Third Stop: Tall Wonders Giraffe Habitat
Acacia is one of the Giraffes favorite foods and they can eat a lot! The Zoo has Acacia trees on grounds that are used to feed Giraffes and many other animals. As part of the newly renovated exhibit, more trees were purchased to increase our supply of browse for the three girls. The branch below was stripped clean of leaves in just a couple of minutes!
Throughout the year there are Keeper Chats in the afternoon that usually include an enrichment like these. Check out our calendar by day to see what's happen when you come to the Zoo!

Wednesday, December 2, 2009

New 6-year-old Orangutan

By Lauren Kraft, Public Relations Coordinator

The Sacramento Zoo recently welcomed Makan to the Sumatran orangutan group. Makan is 6 years old and was born at the Cheyenne Mountain Zoo (CMZ) in Colorado Springs. Makan arrived in Sacramento in September and following his quarantine in the veterinary hospital, he was introduced to the two female orangutans. The Sacramento Zoo, the Cheyenne Mountain Zoo and the Orangutan Species Survival Plan (SSP®) committee have been planning Makan’s move for about a year.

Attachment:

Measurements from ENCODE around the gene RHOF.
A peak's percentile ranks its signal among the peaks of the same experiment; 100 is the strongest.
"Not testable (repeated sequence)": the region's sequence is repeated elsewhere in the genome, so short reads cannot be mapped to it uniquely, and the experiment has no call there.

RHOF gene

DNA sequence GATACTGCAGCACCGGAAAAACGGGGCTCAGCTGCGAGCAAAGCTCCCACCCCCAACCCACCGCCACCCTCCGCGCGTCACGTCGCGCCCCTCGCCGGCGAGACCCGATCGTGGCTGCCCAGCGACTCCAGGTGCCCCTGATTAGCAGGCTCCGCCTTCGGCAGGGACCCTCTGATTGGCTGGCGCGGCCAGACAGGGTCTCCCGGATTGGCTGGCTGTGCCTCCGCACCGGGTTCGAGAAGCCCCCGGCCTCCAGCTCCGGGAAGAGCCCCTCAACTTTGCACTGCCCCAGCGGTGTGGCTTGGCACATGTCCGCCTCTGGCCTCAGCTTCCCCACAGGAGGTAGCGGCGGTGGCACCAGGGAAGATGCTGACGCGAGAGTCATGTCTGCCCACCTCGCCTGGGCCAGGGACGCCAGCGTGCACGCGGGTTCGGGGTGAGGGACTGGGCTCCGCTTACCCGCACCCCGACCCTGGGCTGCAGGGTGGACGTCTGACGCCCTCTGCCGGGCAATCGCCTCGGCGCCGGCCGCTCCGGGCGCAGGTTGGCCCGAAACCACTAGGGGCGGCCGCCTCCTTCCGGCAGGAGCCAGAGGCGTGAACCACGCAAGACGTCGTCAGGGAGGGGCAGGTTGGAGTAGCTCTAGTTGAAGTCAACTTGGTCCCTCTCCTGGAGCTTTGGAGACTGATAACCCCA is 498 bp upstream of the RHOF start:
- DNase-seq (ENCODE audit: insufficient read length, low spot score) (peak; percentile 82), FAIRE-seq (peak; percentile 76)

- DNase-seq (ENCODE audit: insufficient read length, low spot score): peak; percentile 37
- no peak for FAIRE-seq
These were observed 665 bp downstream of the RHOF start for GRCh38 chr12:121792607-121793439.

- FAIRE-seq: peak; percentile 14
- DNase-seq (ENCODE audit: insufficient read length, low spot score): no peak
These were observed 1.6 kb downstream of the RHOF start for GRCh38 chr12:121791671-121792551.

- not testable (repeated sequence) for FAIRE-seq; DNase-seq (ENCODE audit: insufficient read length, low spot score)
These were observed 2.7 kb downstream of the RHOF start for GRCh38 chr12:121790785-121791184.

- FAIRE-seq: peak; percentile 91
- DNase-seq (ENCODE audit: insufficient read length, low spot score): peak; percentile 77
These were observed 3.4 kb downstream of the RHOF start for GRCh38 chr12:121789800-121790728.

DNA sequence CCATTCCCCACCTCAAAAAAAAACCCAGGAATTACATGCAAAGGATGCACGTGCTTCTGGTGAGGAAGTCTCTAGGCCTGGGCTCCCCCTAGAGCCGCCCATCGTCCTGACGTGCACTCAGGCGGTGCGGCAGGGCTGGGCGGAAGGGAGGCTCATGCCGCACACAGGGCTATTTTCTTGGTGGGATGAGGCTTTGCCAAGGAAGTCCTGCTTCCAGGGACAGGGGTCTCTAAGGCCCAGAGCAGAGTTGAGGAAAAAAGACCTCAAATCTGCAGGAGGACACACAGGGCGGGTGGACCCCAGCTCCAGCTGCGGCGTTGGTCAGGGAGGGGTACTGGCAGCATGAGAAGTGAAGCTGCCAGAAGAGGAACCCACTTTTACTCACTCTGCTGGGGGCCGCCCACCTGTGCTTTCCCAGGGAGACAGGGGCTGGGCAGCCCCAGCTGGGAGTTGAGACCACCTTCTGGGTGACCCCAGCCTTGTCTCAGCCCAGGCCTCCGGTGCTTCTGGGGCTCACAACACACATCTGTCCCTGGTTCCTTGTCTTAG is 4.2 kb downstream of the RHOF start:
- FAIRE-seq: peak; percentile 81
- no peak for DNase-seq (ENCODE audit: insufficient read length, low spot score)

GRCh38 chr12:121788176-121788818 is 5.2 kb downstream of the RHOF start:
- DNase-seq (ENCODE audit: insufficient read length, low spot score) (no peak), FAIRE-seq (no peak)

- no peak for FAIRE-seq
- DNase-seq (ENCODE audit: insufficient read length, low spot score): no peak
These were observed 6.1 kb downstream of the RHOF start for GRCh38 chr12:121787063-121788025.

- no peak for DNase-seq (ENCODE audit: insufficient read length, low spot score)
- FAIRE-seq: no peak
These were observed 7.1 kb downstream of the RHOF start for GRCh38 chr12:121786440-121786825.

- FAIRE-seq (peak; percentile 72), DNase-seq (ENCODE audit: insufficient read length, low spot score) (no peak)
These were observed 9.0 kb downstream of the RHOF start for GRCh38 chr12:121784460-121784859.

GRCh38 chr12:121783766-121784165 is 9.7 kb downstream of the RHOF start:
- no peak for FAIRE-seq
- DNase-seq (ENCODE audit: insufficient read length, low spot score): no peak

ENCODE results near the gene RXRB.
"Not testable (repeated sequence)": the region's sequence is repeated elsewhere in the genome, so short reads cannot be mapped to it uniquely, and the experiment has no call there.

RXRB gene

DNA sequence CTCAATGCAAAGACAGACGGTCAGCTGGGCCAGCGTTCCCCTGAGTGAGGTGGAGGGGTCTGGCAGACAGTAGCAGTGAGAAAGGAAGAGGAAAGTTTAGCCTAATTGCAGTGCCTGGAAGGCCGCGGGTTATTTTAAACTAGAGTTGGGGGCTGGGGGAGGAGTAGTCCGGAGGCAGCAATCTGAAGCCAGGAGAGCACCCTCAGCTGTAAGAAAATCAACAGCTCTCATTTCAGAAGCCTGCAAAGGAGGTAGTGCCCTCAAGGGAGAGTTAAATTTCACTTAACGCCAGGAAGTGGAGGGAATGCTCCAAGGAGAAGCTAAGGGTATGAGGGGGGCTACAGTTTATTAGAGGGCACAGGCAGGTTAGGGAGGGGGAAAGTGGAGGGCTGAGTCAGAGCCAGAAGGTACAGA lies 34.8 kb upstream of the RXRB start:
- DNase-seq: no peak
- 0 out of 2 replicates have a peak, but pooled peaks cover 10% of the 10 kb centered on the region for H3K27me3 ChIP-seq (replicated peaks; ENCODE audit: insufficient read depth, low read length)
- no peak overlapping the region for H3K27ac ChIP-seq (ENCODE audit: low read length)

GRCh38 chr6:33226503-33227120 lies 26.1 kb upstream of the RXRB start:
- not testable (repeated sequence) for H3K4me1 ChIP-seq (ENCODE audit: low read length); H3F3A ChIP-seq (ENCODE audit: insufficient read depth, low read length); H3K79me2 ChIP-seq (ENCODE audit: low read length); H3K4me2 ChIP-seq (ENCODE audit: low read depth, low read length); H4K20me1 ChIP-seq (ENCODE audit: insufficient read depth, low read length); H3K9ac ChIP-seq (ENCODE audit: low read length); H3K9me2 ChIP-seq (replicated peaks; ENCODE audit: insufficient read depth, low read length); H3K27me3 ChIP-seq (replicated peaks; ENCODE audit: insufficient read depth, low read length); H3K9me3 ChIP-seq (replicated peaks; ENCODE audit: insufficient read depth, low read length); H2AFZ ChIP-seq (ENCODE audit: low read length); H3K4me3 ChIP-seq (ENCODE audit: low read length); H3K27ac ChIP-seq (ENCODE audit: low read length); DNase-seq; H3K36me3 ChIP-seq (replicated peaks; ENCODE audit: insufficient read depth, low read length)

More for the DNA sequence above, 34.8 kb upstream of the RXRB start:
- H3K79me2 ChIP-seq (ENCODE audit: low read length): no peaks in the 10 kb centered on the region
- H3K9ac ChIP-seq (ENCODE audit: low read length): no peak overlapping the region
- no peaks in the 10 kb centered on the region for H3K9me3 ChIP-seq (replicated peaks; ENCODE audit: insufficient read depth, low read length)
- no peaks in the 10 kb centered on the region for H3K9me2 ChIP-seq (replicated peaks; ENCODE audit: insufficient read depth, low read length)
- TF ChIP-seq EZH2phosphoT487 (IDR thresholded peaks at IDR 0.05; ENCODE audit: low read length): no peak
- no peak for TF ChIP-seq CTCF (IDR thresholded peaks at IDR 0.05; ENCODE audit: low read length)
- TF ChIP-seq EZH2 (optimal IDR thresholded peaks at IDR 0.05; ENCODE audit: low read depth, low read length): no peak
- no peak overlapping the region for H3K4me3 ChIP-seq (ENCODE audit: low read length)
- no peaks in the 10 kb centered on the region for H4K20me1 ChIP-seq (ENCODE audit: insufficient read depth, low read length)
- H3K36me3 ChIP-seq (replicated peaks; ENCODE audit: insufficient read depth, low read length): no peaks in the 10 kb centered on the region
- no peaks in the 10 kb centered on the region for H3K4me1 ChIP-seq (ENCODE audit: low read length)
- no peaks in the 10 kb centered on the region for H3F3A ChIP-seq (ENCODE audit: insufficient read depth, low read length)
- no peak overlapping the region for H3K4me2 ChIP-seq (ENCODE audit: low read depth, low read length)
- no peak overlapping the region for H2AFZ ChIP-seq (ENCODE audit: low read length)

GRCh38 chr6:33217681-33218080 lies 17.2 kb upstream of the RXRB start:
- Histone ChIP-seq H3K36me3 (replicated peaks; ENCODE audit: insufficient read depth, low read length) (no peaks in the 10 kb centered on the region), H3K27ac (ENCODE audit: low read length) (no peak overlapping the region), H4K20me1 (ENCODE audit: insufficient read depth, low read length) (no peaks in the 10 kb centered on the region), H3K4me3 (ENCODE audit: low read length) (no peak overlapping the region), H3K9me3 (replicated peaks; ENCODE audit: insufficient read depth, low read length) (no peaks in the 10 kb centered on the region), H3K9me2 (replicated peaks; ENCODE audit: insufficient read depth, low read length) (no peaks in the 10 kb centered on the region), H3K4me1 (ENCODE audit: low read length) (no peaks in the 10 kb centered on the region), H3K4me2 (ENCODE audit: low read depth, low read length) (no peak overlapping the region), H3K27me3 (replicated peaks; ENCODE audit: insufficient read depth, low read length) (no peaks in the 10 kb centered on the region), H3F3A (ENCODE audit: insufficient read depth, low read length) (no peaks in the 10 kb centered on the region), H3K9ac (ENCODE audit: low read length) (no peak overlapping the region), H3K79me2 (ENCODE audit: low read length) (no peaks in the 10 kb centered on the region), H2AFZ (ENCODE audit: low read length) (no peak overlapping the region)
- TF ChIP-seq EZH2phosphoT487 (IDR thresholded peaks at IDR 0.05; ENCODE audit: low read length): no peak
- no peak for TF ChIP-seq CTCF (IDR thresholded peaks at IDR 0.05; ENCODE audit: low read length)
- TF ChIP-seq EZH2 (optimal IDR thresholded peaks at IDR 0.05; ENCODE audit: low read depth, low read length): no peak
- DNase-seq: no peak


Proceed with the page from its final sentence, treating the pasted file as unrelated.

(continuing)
In September, CMZ staff began the drive from Colorado to California with Makan safely tucked away in a large crate. When he arrived, he was moved into our Zoo’s hospital quarantine area where he was monitored for any illnesses that could potentially be transmitted to resident animals. After he received a clean bill of health from the veterinarian, the young orang moved up to the Ape House to begin introductions to the exhibit and the resident orangutans.

Makan joined the Zoo’s two older females: Cheli is 37 years old and Ginger, at 54 years old, is the oldest Sumatran orangutan in a U.S. zoo. Right now, Makan looks like the females and weighs only 65 lbs. In a few years, he will go through a massive growth spurt, developing large amounts of muscle, gaining close to 200 pounds, getting large round cheek flanges, and growing long hair with a mustache and beard. It will be interesting to see Makan on exhibit interacting with the girls, but more interesting to the keepers is how the girls will interact with him! It has been a few decades for both of the females since they have lived with such a young male. He was introduced to the girls in the quiet night quarters away from distracting crowds. When he is on exhibit with Ginger and Cheli, he experiences new surroundings; Makan had never seen zebra or bongos which are viewable from his new home.